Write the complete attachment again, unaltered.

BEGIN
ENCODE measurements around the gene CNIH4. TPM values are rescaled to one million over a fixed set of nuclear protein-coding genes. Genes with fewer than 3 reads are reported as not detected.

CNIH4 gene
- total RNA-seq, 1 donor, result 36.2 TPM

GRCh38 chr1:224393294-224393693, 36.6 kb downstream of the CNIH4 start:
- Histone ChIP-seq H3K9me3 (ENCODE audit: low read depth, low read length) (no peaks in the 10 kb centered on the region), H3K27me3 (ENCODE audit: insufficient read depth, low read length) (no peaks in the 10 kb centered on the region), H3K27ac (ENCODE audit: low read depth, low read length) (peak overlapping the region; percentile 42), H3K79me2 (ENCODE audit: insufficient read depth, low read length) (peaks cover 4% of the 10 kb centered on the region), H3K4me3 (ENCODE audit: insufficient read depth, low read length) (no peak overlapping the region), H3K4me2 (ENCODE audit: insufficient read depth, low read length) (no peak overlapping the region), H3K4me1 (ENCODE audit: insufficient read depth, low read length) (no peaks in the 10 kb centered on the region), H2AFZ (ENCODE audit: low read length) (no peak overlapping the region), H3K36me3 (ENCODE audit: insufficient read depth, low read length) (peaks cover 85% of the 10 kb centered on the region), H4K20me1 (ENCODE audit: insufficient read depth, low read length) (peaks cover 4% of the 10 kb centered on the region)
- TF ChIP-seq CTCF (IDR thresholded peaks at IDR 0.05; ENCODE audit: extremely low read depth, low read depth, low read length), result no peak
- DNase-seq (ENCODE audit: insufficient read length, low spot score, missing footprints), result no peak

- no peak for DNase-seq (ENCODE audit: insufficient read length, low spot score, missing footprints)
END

ENCODE measurements around the gene CNIH4. TPM values are rescaled to one million over a fixed set of nuclear protein-coding genes. Genes with fewer than 3 reads are reported as not detected.

CNIH4 gene
- total RNA-seq, 1 donor, result 36.2 TPM

GRCh38 chr1:224393294-224393693, 36.6 kb downstream of the CNIH4 start:
- Histone ChIP-seq H3K9me3 (ENCODE audit: low read depth, low read length) (no peaks in the 10 kb centered on the region), H3K27me3 (ENCODE audit: insufficient read depth, low read length) (no peaks in the 10 kb centered on the region), H3K27ac (ENCODE audit: low read depth, low read length) (peak overlapping the region; percentile 42), H3K79me2 (ENCODE audit: insufficient read depth, low read length) (peaks cover 4% of the 10 kb centered on the region), H3K4me3 (ENCODE audit: insufficient read depth, low read length) (no peak overlapping the region), H3K4me2 (ENCODE audit: insufficient read depth, low read length) (no peak overlapping the region), H3K4me1 (ENCODE audit: insufficient read depth, low read length) (no peaks in the 10 kb centered on the region), H2AFZ (ENCODE audit: low read length) (no peak overlapping the region), H3K36me3 (ENCODE audit: insufficient read depth, low read length) (peaks cover 85% of the 10 kb centered on the region), H4K20me1 (ENCODE audit: insufficient read depth, low read length) (peaks cover 4% of the 10 kb centered on the region)
- TF ChIP-seq CTCF (IDR thresholded peaks at IDR 0.05; ENCODE audit: extremely low read depth, low read depth, low read length), result no peak
- DNase-seq (ENCODE audit: insufficient read length, low spot score, missing footprints), result no peak

- no peak for DNase-seq (ENCODE audit: insufficient read length, low spot score, missing footprints)